An open letter to the 47 U.S. senators who signed a letter addressed to Iran’s political leaders:
We are struck by your letter that condescendingly attempts to lecture Iran’s leadership on the fine points of the U.S. Constitution while at the same time blatantly trampled on the constitutionally defined roles in foreign affairs of presidents and members of Congress. In short, the chief executive negotiates and the Senate ratifies, or not, as the case may be.
Yet, your letter is a clear attempt to preemptively wreck the president’s attempts at a settlement to put Iran’s nuclear ambitions in check. And this provocative letter is well beyond the protocol for how the U.S. government negotiates international treaties.
The nation works best when its rival political factions present a united front to the wider world. “Politics stop at the water’s edge” might be an old cliche, but it has served us well.
There is a route for a politician to take on a bigger role in foreign affairs, one wholly endorsed by the Constitution. One of you 47 senators could win the presidency.
In fact, several of you who signed the letter harbor presidential ambitions, particularly Sens. Rand Paul, R-Ky., Marco Rubio, R-Fla., and Ted Cruz, R-Texas. How would a future administration of President Cruz or President Rubio or President Paul view a group of future senators so directly and maliciously involving themselves at the negotiation table? Not very well, obviously.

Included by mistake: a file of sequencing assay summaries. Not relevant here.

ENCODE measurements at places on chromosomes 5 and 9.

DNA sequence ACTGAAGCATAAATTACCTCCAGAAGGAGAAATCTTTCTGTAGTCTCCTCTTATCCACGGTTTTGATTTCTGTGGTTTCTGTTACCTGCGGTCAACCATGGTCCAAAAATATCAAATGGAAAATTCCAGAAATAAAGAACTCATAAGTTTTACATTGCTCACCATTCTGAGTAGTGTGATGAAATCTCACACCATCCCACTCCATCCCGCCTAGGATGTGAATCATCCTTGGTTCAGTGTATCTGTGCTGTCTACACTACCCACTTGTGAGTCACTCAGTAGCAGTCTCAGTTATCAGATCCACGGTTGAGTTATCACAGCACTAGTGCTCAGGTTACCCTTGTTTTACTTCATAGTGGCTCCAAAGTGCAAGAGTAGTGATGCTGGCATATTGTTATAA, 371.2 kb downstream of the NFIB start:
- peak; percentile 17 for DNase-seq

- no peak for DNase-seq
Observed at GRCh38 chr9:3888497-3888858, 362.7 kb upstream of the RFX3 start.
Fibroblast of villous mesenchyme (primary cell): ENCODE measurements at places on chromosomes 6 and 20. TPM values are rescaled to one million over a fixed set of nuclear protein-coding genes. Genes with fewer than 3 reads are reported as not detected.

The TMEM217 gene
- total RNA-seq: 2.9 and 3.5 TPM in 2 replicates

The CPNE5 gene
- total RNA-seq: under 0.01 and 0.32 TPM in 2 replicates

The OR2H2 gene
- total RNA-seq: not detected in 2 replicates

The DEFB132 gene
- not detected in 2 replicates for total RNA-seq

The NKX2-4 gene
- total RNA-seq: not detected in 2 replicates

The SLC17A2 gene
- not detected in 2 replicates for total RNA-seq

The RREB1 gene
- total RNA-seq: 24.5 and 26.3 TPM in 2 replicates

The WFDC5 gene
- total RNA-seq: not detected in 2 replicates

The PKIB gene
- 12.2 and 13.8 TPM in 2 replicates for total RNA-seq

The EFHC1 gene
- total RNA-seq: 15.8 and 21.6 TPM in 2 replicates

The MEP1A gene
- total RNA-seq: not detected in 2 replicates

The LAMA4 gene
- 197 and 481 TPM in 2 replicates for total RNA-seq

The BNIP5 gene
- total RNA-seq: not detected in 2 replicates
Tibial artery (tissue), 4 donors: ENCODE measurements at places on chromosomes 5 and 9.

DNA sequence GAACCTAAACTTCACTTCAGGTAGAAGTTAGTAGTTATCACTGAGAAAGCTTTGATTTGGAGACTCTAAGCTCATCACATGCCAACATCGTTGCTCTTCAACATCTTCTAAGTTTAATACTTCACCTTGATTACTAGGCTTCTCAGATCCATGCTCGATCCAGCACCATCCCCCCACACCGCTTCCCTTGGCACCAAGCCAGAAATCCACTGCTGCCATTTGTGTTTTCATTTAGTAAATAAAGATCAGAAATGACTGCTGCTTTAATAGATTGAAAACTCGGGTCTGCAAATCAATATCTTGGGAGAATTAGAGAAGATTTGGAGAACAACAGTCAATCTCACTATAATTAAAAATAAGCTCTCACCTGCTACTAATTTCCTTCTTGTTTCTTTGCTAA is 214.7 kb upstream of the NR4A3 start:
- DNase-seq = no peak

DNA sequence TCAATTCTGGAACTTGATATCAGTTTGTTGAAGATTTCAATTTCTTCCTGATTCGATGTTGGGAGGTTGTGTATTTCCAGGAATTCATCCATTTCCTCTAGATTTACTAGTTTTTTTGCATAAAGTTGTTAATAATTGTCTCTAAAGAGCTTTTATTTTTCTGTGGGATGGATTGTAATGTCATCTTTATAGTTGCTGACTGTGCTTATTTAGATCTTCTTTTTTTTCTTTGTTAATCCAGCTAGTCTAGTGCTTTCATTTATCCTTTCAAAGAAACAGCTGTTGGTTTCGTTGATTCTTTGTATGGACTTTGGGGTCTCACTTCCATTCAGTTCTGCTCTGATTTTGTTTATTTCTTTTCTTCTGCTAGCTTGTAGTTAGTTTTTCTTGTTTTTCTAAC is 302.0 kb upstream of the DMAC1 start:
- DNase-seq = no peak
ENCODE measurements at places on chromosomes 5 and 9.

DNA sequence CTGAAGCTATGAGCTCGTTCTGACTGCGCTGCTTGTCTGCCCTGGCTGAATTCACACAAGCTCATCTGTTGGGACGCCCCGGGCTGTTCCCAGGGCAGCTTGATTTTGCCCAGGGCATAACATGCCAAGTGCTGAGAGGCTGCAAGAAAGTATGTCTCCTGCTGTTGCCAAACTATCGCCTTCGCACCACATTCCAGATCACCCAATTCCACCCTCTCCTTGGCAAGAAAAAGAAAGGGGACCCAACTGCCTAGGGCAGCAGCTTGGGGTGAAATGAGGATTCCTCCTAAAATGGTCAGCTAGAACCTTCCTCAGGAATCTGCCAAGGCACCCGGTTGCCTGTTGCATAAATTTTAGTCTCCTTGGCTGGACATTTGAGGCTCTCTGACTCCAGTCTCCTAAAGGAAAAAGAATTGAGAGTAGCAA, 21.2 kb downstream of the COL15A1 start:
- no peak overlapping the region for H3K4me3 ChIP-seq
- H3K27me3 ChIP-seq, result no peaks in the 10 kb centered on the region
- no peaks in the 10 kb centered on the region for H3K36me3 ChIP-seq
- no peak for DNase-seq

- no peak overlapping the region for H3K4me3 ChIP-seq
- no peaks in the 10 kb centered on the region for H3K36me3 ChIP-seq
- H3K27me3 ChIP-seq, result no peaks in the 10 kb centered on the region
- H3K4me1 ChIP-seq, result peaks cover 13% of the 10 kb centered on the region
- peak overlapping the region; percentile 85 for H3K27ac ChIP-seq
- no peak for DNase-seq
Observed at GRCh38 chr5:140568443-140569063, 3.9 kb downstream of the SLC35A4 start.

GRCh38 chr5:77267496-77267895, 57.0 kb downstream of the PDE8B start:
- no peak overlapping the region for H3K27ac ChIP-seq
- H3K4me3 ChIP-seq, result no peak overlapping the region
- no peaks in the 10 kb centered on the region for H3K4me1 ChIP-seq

Perhaps, though, the letter isn’t really intended for Iranian eyes. Perhaps your real audience is domestic, political allies steadfastly opposed to anything President Barack Obama attempts. After all, the political affiliation of the signers is unmistakable — 47 Republicans (including Alabama’s Richard Shelby and Jeff Sessions) and zero Democrats. Thus, the message of this letter is a reminder to like-minded constituents: We matter.
The rest of your colleagues matter, as well. Now would be a good time to consider why none of them — seven Republicans and the rest Democrats, refused to attach their name to the letter. We can rightly assume it’s not because they are offering a blanket endorsement of any deal with Iran. Sen. Susan Collins, R-Maine, told reporters why she refused to sign. “It’s more appropriate for members of the Senate to give advice to the president, to Secretary [of State John] Kerry and to the negotiators.”
Our advice is to heed the advice of your colleague from Maine.